UK government borrowing higher than expected

UK government borrowing in February was higher than expected, according to official figures.


Borrowing was £8.4bn, in part because of higher benefits payments such as cost-of-living support.


Economists had predicted that borrowing would come in at £6bn for the month.


However, the Office for National Statistics (ONS) said the February number was £3.4bn lower than a year earlier, as the growth in tax receipts exceeded growth in spending.


It was also the fourth consecutive month where borrowing was down on the previous year.


In February, debt was 97.1% of Gross Domestic Product (GDP), which is a measure.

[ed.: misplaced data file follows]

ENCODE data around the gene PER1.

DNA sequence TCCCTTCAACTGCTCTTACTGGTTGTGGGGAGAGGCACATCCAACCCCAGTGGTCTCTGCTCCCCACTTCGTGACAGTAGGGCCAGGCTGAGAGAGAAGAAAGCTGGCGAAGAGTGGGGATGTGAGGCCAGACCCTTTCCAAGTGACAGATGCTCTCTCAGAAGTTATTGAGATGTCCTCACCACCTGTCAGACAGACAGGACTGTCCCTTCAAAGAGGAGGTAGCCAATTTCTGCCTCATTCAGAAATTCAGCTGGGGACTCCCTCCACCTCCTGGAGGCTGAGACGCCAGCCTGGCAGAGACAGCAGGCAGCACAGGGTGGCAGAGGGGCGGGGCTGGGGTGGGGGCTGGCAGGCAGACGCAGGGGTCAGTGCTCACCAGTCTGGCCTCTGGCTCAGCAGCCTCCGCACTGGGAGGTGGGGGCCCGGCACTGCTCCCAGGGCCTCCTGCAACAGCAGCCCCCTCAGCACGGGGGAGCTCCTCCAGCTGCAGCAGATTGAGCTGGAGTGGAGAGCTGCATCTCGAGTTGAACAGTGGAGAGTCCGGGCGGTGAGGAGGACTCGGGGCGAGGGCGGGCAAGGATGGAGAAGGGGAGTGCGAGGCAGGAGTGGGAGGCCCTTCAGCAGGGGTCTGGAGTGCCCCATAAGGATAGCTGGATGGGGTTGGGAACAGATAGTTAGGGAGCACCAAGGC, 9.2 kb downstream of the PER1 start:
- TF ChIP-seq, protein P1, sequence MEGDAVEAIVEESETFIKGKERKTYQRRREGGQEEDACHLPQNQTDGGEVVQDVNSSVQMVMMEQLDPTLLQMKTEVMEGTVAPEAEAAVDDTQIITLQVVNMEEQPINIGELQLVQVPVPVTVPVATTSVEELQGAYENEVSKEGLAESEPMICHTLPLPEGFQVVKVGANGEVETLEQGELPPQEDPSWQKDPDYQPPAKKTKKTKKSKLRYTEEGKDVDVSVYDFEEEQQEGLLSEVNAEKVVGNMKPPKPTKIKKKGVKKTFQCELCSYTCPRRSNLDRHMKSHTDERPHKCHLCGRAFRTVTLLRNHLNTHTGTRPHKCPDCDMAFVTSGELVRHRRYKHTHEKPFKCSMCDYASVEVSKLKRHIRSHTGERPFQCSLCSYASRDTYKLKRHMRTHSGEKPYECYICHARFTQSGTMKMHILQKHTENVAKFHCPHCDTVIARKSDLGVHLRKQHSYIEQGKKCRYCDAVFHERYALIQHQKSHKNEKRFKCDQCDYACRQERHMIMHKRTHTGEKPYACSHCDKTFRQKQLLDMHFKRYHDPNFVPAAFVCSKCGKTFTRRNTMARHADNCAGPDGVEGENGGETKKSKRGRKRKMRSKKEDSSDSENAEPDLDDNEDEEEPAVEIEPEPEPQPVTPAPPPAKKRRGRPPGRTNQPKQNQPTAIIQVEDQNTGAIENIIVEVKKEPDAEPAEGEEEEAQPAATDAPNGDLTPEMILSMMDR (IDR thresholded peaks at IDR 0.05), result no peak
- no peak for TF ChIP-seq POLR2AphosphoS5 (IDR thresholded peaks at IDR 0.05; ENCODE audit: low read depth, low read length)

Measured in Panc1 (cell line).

However, in February interest payable on debt fell by £1.1bn to £6.8bn, mainly because interest on government bonds is linked to one of the measures of inflation – the retail prices index, which had dropped.


One of the government’s key pledges is that debt should be falling as a percentage of GDP in five years’ time.


According to the Office for Budget Responsibility (OBR) – an independent body that looks at the government’s plans on tax and spending – that pledge is on track to be met.


However, debt is forecast to keep rising until 2028-29.

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